Qualifying for Kona – The Annchen Clarke Ironman World Championships Story

Qualifying for Kona - The Annchen Clarke Ironman World Championships Story
Qualifying for Kona - The Annchen Clarke Ironman World Championships Story

Qualifying for Kona – The Annchen Clarke Ironman World Championships Story

Qualifying for Kona - The Annchen Clarke Ironman World Championships Story

We head to Amsterdam in the Netherlands to catch up with Age Grouper Triathlete Annchen Clarke about her dream of qualifying for Kona and racing the Ironman World Championships. What did it take to get there and why it matters.

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BRAD BROWN: Welcome onto the show today. Annchen Clarke, Annchen welcome onto The Kona Edge. It’s nice to have you. You’re in Amsterdam, we’re in Johannesburg in South Africa as we’re recording this, how’s Amsterdam as we speak?

ANNCHEN CLARKE: Autumn is here, I went for a run this evening and the autumn leaves are out

BRAD BROWN: I was going to say, is that a good thing or a bad thing?

ANNCHEN CLARKE: Well, the autumn colours are nice, but darkness is settling in fast at the moment.

BRAD BROWN: I guess that’s one of the joys of living in Europe and particularly going through winter in Europe. I’m going to touch on training out of season with regards to racing on a different hemisphere and how tough that is. First though, let’s delve a little bit into your background and particularly in triathlon.

We’ll chat lots about qualifying for Kona but  before we get started, what does Kona mean to you?

ANNCHEN CLARKE: It’s such a dream come true. I sacrificed a lot, but if I had to choose again, I would do it all over again.

Way before the thought of qualifying for Kona was there

BRAD BROWN: You sacrificed a lot and we’ll touch on that later, but I think it’s an Ironman thing, it’s not just a Kona thing. When racing an Ironman, you put so much time and effort into the training that race day is almost a reward for all the hard work you’ve put in.

ANNCHEN CLARKE: For me, Ironman made me feel invincible. I felt like I could conquer the world and I’m sure a lot of people say the same.

BRAD BROWN: Annchen, where did your journey into triathlon begin?

ANNCHEN CLARKE: I come from a running background, I’ve been running ever since I can remember. As a teen I was doing track and field. I basically spent all my teens on podiums for 800m, 1500m, 3000m and cross country.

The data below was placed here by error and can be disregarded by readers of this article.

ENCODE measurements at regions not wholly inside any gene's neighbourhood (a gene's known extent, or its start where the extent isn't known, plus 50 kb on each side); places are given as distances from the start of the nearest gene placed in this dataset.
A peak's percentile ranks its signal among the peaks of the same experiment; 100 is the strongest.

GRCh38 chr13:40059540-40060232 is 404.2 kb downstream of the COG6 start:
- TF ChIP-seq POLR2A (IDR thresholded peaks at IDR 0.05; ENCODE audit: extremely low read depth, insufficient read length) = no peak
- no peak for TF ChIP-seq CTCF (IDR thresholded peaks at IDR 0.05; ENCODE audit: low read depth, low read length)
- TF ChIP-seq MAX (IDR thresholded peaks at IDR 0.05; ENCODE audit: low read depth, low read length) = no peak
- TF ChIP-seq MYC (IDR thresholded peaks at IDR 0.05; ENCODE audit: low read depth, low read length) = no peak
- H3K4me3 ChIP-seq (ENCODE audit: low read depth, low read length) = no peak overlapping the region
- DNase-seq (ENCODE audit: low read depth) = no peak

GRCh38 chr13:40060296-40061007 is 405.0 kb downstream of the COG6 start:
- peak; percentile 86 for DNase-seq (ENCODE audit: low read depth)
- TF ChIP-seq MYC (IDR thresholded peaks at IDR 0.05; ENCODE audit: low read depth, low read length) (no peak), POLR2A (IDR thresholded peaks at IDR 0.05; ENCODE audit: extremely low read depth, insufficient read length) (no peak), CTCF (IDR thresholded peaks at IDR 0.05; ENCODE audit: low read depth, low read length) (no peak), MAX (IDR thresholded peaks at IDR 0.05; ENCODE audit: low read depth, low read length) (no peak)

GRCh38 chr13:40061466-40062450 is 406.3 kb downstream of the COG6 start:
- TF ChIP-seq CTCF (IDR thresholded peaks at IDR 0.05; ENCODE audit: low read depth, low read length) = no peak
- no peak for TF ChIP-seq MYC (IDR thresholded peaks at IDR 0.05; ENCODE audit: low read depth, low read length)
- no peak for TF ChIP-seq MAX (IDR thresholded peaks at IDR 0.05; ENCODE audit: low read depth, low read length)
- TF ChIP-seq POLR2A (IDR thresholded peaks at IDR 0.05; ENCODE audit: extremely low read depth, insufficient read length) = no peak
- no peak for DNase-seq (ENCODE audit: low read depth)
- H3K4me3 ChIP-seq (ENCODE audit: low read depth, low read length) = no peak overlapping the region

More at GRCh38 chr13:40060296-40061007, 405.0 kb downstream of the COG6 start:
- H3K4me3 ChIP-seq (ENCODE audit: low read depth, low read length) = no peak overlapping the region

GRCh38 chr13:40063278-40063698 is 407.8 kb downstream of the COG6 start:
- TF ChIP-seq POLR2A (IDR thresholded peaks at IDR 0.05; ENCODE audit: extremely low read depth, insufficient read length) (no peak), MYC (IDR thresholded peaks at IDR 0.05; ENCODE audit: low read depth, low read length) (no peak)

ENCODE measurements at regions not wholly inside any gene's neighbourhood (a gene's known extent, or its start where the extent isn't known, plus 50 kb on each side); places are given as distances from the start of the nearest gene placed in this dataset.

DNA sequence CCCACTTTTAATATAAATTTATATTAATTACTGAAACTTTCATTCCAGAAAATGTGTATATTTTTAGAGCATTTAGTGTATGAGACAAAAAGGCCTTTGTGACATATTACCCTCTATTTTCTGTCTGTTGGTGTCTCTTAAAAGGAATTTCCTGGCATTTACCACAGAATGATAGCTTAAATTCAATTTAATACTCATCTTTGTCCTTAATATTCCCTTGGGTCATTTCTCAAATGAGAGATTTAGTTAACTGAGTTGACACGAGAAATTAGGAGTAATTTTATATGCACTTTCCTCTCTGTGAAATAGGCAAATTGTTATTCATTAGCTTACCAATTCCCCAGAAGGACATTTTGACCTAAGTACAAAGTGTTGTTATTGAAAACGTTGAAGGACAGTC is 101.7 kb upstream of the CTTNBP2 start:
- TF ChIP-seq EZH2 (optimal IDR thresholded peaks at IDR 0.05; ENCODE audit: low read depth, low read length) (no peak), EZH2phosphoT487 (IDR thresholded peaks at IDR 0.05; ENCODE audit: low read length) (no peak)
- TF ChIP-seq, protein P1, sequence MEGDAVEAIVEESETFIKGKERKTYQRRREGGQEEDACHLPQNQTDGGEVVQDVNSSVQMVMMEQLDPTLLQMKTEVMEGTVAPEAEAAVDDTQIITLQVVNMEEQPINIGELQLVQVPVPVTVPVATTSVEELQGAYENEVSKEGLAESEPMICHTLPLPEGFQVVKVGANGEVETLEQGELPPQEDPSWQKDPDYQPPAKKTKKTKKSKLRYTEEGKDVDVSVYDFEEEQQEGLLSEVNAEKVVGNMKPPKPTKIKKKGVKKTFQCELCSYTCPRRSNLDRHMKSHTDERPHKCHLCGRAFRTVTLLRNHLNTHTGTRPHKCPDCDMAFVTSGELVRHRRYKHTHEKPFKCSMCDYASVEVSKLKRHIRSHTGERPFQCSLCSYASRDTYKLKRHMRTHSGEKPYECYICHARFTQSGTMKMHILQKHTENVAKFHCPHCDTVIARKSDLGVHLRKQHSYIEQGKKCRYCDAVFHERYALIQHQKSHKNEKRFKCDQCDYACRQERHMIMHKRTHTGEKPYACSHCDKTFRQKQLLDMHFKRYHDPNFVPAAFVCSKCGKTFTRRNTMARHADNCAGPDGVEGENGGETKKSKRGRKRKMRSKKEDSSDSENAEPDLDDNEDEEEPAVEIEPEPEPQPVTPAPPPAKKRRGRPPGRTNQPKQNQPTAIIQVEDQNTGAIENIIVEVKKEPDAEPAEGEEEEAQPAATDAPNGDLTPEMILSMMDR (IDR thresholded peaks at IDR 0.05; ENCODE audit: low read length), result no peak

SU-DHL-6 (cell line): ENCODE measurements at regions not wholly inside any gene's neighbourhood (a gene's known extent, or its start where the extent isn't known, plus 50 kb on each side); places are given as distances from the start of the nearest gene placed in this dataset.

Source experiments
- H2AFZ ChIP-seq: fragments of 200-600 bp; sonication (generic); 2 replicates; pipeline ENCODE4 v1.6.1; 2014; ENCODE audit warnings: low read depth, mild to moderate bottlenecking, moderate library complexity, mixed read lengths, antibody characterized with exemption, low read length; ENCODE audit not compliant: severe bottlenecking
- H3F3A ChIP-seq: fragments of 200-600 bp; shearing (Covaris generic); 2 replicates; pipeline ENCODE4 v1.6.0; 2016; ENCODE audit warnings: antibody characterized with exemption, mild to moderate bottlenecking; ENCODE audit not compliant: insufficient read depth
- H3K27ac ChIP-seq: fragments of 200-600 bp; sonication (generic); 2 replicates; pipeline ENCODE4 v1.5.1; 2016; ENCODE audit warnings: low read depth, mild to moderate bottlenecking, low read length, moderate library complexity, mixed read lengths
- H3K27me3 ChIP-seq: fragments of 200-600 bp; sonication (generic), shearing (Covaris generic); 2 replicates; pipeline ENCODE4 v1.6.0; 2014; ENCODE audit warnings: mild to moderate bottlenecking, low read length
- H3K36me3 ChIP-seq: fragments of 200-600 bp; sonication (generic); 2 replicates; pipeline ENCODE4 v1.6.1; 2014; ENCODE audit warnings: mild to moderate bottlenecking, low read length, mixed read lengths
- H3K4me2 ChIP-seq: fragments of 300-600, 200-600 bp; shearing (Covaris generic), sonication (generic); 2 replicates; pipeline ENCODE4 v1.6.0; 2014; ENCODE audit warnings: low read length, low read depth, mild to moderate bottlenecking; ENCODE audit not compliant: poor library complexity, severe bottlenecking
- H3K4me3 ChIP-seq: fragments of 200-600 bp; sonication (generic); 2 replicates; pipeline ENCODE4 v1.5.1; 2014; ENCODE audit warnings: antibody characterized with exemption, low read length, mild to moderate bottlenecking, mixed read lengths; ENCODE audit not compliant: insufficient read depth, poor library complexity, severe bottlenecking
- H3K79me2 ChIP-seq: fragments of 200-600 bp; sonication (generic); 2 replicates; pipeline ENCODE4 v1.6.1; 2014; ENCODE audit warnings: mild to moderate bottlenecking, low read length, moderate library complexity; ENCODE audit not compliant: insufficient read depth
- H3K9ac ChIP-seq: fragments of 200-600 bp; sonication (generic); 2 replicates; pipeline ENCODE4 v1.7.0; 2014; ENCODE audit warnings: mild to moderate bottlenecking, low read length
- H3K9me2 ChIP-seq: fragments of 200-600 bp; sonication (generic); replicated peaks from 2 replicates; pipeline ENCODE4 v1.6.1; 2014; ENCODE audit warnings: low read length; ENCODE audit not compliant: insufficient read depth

Swimming was nonexistent. It was barely a survival skill and I’d never ridden a bike. I never even owned a bike when I was a kid. At university I think I had one for about two seconds. I didn’t know how to ride and was too embarrassed to figure out how. So that didn’t last.

Where the Ironman triathlon journey began

Then I think in 2008 a friend tried to get me to do a little women’s triathlon with her, but it was even shorter than a sprint distance and I was like, this is ridiculous to do such a short race, so I didn’t actually do that race and I entered a sprint triathlon just outside London, in England.

I still didn’t know how to ride a bike. I didn’t own one, so I borrowed a bike. It was a canary yellow mountain bike and off I went.

I think I came off the bike going uphill cause I got a fright from a car passing, I think I got a lot of sniggers from people looking at this because triathletes are all gear and I looked like an idiot on this mountain bike.

Two guys heckled me when they came past me, saying, ‘do you still need to get to the run yet?’ The fire in my belly kicked in and I spent the next bit of the race chasing them down.

I caught them halfway on the 5km sprint, heckled them back and yeah, that’s where the addiction started.

BRAD BROWN: You’re obviously very competitive and racing as a runner and those sort of shorter to middle distance races has obviously bred something into you that you love the chase, you love the feeling of competing and getting onto a podium.

How competitive do you need to be when qualifying for Kona

How important is it to have that built into you when qualifying for Kona?

ANNCHEN CLARKE: You definitely need that fire in your belly when qualifying for Kona. It takes you through, especially endurance racing, it gets you through the dark moments. I think that fire is bigger than filling, okay, I don’t want to carry on, which is always mind over matter.

Your body is telling you, you need to stop and your mind keeps you going. I think having that competitiveness just helps you push that bit harder. I don’t think I’ve ever raced a race that I didn’t finish, maybe it’s the stubbornness in me, but I like to succeed in everything I do. Maybe it’s the competitiveness in me.

BRAD BROWN: You mentioned the first one was a sprint triathlon, when did the decision come and how was that decision made to step up to not just a half Ironman distance, but to the big one?